Wet tears stream from the eyes of the pterodactyl. I feel an unwelcome surge of compassion and pity, and draw the ray gun back from its temple. Its body quakes feebly as its torn wing flaps at double speed under the extra weight of Oomka and me.
Our bodies shoot through the air toward the treetops. This is the end. The Jeremy is dead, or will be in a few seconds when it hits the ground. I feel a surge of pity and compassion for the animal and try to shake this strange feeling from my head, not wanting to die mourning the fate of my enemy.
The monk does not die, but that what he thinks may be his final thoughts are compassion for the creature he killed in his quest to save his own life illuminates a lot about the monk and it would have been nice had Alene more space to develop these matters of character. The small amount of space made some of it feel rushed.
The romance between the monk and Petunia also suffers from being compressed, if only because Alene presents a compelling tableau: a monk sick of war, dreaming of comfort with his new love, dreaming of a life he can, in fact, only dream about because reality will not permit it. During a scene where the monk loses an arm and almost his life, in the place between life and death he thinks of Petunia:
I feel a tug on my arm and look down to see Petunia reaching up into the sky. Her hand is wrapped around mine. She is pulling me down. I am in her arms. I feel as if a bluish-gray cloud has encased me.
Petunia is very old as well. She is stooped, her soft leathery skin wrinkled and pockmarked. She smiles warmly at me. Her face is familiar and comforting. I am in her arms, and she walks with me toward a house in the tree rocks. Above us, the fireflies are beginning to descend, one by one, until they fall in a torrent, a deluge of fireflies. They swirl through the air as I push the door open in front of Petunia. We enter our house.
So do the fireflies.
If you read this book and this scene does not make you feel like you sort of want to tear up, all I can say is fuck you because such deceptively simple writing affected me. I know, I know, he’s a monk in an alternate universe and she’s a dinosaur. But he’s dreaming of growing old with his beloved and living in a house with her where fireflies come and go. This is on page 46. Think of what Alene could have done had this book been far longer.
One thing Alene does not skimp on is violence. Horrifying scenes of blood, gore, and unseemly inhuman recreations of body parts should be at stark contrast with scenes of monk and dinosaur growing old together with fireflies but they aren’t. Alene’s simple, spare style lends itself will to both sentimentality and extreme violence and gore. The monk and Oomka are in a tree on watch and battling raptors:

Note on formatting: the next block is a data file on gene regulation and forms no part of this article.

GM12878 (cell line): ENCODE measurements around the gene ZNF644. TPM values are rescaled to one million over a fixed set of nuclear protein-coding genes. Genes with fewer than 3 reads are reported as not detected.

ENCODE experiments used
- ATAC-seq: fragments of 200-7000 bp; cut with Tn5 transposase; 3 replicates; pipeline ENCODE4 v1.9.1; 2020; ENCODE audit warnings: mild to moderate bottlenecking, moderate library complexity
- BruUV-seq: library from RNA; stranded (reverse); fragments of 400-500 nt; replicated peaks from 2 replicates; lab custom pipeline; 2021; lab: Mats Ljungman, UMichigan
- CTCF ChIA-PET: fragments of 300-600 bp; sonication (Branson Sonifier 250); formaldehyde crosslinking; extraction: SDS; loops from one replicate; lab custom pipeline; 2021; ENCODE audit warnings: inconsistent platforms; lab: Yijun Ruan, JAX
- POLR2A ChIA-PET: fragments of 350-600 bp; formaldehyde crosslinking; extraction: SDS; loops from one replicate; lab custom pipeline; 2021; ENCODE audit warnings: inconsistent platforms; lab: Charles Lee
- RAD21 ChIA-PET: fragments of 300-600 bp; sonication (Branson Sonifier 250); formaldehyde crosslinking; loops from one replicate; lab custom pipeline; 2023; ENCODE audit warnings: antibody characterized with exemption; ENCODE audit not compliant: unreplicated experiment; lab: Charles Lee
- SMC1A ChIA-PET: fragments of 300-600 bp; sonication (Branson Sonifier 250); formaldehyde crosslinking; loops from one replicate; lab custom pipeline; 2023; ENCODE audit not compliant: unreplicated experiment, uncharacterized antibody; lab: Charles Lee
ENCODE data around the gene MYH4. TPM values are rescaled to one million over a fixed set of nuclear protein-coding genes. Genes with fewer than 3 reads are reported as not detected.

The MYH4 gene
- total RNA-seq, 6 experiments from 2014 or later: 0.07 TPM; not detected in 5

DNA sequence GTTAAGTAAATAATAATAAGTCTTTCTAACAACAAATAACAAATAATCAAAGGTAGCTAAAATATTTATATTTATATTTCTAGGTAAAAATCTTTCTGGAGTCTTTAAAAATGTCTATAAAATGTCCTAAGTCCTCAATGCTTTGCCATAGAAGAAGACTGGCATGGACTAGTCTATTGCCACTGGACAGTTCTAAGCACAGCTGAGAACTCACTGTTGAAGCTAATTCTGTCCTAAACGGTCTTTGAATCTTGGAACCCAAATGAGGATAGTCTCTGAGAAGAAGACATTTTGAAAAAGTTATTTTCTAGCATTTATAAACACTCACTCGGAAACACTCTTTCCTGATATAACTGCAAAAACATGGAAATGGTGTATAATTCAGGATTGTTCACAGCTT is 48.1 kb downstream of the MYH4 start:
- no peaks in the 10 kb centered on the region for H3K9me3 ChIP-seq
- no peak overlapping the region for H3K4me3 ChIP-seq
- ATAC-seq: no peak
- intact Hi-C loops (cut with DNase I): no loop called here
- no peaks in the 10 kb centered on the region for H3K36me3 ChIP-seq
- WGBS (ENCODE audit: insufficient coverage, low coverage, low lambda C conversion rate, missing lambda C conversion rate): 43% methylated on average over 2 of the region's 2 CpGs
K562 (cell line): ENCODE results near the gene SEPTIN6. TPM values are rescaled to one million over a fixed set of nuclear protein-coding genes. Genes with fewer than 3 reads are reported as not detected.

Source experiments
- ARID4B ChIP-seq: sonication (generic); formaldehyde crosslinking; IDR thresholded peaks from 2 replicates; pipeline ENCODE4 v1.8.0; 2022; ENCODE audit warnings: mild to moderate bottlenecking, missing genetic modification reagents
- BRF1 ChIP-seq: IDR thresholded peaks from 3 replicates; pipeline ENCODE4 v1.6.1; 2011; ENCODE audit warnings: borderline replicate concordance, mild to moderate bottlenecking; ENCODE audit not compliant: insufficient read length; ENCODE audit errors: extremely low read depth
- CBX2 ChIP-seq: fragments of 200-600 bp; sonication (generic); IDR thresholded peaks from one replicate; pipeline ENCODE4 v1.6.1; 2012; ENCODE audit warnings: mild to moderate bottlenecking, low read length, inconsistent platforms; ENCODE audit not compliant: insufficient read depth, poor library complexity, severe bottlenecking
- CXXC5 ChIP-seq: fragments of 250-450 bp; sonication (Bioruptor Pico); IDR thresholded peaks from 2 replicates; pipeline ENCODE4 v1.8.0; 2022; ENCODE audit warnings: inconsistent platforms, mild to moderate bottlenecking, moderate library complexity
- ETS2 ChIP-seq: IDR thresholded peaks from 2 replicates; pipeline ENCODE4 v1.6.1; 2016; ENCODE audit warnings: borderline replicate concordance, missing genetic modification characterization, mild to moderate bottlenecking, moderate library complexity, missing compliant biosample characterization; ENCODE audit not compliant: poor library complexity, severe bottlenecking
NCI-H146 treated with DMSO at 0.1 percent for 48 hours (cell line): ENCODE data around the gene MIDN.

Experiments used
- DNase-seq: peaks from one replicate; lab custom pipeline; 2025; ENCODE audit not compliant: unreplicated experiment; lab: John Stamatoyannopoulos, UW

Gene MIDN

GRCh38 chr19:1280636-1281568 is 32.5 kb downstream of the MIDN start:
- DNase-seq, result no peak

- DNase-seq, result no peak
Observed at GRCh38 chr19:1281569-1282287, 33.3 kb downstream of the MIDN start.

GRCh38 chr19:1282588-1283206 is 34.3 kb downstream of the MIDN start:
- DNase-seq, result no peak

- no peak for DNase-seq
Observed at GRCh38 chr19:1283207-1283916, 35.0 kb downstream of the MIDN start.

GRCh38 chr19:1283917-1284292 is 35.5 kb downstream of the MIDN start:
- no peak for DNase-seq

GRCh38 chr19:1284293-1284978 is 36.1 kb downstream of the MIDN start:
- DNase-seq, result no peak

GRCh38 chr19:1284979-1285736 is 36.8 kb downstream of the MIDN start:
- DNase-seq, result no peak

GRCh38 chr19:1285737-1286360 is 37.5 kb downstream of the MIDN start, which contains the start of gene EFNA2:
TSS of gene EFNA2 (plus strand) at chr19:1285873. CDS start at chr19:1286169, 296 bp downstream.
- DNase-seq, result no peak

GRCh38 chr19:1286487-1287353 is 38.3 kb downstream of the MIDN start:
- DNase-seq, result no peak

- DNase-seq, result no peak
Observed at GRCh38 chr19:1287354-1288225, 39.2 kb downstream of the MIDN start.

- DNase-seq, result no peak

I yell and swing my ray gun around, but it is too late. The monster has withdrawn into the leaves, taking the bottom half of Oomka with it. The top half of Oomka looks at me, his yellow eyes bulging as fluid and blood pour from the remaining half of his torso. Two exposed ribs dangle below a line of jagged flesh. Organs spill out over the tree limb, coating the branches beneath in vivid red. He coughs, and a mouthful of blood trickles down his chin, staining the front of his orange robes.
Never fear, however, because losing the bottom two thirds of his body does not spell the end for Oomka. That scene I quote above where he and the monk are on the back of a pterodactyl and they fear they will die along with the Jeremy when they hit the ground? As they fall, Oomka saves the day in a nasty but inventive manner:
Oomka turns himself around so that his back is against my chest, and he rips open his ribcage. His hollow body cavity acts as a parachute, slowing our speed dramatically. We coast toward the trees and drop slowly through the canopy, unharmed.
Much more blood is shed in this book. If you like bloody battles in a surreal setting, guerrilla warfare with dinosaurs, Alene has got you covered.
I will tell you with brutal honesty that part of the reason I loved this book is because Alene’s style reminds me of my own, back in the days when I tried to write. She has a spare, concise manner of word usage that conveys a lot of imagery without straying into being overly descriptive. I had to fill in a lot of mental blanks as to what things looked like and I prefer my fiction that way. She gives what is needed to get her idea across and nothing more, and that she conveys such vivid ideas with such sparse word usage speaks of a wonderful talent. I want you to buy this book so we have a chance of seeing what happens when Alene is not confined to a novella length work. I suspect, if given the chance, she could be a very strong bizarro voice. I very much recommend this bloody, violent, sweet novella. It’s got love. It’s got carnage. It’s got dinosaurs with guns.
And just to remind you, you can win a free copy. Leave me a comment on this entry today, 2/16/11, before 9:00 pm CST and I will enter you in a drawing to win a copy of this book.